5. The solenoid assembly of claim 4, wherein the axis of transational displacement defined by the primary piston is parallel to the axis of translational displacement defined by the secondary piston.
6. The solenoid assembly of claim 5, wherein:
(a) the housing comprises a primary chamber seal mounted proximate to the outer section of the primary chamber,
(b) the primary chamber seal stops the flow of fluid into the outlet from the primary chamber when the primary piston is in the closing position abutting the end of the primary chamber proximate to the outer section, and
(c) the primary chamber seal made of material selected from the class of materials known as hard elastomers.
7. The solenoid assembly of claim 6, wherein the primary chamber seal is mounted on the housing facing the front side of the primary piston.
8. The solenoid assembly of claim 6, wherein the primary chamber seal is mounted on the front side of the primary piston.
9. The solenoid assembly of claim 6, wherein:
(a) the pilot piston defining a pilot piston body and a pilot seal mounted at one end of the piston body proximate to the front side of the pilot chamber,
(b) wherein the pilot seal closes the flow of fluid from the pilot chamber into the pilot channel when the piston is in the closed position abutting the end of the pilot chamber proximate to the pilot section front end, and
(c) wherein the pilot seal is made of a material selected from the class of materials known as hard elastomers.
10. The solenoid assembly of claim 9, wherein:
(a) the outer section of the primary chamber defines a first bore, the inner section defines a concentric second bore of pre-determined diameter of smaller size than the diameter of the first bore, said second bore further being defined by an end surface proximate the backside of the primary piston,
(b) the primary piston having a predetermined outer diameter such that the cross-sectional annular region between the primary piston and the wall of the second bore has a cross-sectional area less than the minimum cross-sectional area in the primary channel or the pilot channel vent path, and
whereupon upon activation of the solenoid in the presence of fluid flow out of the outlet, the pilot piston moves to the pilot open position and the primary piston is in the closed position such that fluid flows under pressure from the first inlet, through the region between the primary piston and the second bore, through the primary channel to the pilot chamber, and further through the pilot channel vent path, the fluid flowing through the primary channel or the pilot channel vent path slower than through the annular region between the primary piston and the second bore, thereby creating a pressure differential at the backside of the primary piston, the pressure differential causing the primary piston to move to the primary open position so that the first inlet is in fluid communication with the outlet.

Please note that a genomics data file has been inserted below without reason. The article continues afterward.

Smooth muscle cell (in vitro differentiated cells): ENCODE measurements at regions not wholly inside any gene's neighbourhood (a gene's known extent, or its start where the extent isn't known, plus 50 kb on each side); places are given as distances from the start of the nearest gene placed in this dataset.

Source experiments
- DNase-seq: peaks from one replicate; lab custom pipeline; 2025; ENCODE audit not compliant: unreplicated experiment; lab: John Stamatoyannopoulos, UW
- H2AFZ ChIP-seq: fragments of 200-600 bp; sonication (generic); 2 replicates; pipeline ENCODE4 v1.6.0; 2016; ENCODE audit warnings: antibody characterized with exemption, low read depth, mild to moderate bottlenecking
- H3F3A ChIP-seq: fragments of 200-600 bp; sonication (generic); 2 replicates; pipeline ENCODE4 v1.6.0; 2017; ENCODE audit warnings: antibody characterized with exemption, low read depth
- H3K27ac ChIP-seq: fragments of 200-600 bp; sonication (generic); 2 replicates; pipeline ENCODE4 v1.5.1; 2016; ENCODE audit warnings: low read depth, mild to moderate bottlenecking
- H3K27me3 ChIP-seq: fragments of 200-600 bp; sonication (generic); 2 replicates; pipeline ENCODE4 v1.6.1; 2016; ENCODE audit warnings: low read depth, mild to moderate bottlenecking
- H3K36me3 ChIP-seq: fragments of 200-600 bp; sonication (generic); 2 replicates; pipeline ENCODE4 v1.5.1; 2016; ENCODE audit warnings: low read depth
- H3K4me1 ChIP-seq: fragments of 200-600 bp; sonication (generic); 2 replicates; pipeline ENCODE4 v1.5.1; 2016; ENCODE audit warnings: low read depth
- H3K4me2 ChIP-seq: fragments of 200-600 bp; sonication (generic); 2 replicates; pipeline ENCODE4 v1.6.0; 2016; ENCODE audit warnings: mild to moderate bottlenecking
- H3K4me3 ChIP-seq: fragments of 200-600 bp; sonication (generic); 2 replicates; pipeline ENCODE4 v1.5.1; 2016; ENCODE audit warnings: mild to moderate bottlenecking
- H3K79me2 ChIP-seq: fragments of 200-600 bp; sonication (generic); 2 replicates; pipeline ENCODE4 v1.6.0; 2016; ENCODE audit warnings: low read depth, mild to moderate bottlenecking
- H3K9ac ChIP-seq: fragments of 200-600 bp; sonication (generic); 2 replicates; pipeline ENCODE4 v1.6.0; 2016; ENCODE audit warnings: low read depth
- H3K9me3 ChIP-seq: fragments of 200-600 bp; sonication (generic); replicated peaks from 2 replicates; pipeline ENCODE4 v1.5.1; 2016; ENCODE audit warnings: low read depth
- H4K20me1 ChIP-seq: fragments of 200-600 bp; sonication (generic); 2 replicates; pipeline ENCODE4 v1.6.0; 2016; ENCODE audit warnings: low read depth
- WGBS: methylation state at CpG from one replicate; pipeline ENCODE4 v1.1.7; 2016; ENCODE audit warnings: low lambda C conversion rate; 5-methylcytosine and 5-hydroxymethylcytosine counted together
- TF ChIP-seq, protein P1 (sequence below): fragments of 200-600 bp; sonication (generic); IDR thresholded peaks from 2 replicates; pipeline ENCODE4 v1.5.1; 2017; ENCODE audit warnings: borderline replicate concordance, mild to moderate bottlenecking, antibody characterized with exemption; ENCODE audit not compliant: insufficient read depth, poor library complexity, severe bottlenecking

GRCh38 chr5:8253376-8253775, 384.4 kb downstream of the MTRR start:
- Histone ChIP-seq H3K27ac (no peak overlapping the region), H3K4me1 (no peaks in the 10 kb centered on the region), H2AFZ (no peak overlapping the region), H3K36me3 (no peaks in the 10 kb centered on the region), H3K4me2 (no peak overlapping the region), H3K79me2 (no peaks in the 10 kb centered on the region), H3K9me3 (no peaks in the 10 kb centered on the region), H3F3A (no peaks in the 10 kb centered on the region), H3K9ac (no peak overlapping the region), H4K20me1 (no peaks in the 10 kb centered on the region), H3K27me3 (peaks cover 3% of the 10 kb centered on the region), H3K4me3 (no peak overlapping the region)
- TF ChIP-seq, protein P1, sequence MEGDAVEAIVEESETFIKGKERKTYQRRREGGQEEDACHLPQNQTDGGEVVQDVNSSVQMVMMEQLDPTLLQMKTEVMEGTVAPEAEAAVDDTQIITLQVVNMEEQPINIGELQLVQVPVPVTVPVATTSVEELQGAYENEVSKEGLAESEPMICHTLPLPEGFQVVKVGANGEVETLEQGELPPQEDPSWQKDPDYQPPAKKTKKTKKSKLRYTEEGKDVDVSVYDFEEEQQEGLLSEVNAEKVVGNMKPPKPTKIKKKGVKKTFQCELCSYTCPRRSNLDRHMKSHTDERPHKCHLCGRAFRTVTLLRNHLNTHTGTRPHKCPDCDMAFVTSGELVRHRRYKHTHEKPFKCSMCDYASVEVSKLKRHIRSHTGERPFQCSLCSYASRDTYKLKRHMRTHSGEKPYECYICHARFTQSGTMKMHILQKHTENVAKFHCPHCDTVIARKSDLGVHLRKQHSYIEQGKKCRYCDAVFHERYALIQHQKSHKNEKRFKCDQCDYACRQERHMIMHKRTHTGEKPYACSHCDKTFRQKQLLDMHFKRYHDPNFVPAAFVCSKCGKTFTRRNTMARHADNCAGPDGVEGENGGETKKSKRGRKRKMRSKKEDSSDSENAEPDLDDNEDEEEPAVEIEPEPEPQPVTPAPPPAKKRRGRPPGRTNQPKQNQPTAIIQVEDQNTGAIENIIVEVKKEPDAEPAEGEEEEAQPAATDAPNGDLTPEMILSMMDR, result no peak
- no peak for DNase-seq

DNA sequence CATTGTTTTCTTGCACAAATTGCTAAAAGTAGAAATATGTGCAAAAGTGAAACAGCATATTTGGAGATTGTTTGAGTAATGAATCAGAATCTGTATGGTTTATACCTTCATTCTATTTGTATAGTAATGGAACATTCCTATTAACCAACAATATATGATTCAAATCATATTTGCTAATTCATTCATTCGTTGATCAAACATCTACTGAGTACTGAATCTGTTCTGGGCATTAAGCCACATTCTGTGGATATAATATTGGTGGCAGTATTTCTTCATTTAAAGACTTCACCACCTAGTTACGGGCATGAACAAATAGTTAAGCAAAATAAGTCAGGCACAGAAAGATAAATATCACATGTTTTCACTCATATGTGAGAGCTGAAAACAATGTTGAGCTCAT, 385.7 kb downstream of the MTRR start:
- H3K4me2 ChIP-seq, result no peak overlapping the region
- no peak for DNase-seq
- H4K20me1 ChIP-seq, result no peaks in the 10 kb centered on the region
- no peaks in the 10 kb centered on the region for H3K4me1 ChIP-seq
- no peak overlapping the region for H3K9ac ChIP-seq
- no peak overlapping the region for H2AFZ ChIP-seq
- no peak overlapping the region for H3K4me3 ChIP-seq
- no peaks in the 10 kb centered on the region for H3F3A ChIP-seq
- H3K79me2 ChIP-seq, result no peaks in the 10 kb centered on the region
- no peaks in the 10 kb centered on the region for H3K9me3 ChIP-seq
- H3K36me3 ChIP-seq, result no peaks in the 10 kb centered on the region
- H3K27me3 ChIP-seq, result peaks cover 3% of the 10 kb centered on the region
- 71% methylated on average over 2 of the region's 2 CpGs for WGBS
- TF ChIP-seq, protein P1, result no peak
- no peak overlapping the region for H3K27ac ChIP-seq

11. The solenoid assembly of claim 9, wherein:
(a) the primary piston having a ring gland, the ring gland receiving a piston ring for restricting the flow of fluid between the front and the backside of the primary piston, and
(b) the piston ring defining a gap of pre-determined area smaller than the minimal cross-sectional area in the primary channel or the pilot channel vent path.
whereupon activation of the solenoid in the presence of fluid flow out of the outlet, the pilot piston moves to the pilot open position and the primary piston is in the closed position such that fluid flows under pressure from the first inlet, and further through the pilot channel vent path, the fluid flowing through the primary channel or the pilot channel vent path slower than through the gap of the piston ring, thereby creating a pressure differential across the piston ring, the pressure differential causing the primary piston to move to the primary open position so that the first inlet is in direct fluid communication with the outlet.
12. The solenoid assembly of claim 11, wherein the adapter comprises a base member with threading for mounting the solenoid assembly, a holding member with threading for attachment to the housing, and a center cavity defined by the adapter, the cavity being in fluid communication with the outlet through the primary orifice when the primary piston is in the open position.
13. The solenoid assembly of claim 12, wherein the base member is connected to a fuel manifold, wherein the adapter further comprising:
(a) an annular groove defined by the adapter, the groove communicating to the source of gas, and
(b) a plurality of channels defining a second inlet, and the channels providing fluid communication between the annular groove and the outer section of the primary chamber.
Description
FIELD OF THE INVENTION

The invention relates to fuel systems for compressed natural gas fuelled (CNG) vehicles or the like. In particular, the invention relates to a solenoid assembly to control the flow of fuel for a CNG fuelled vehicle or the like.

BACKGROUND OF THE INVENTION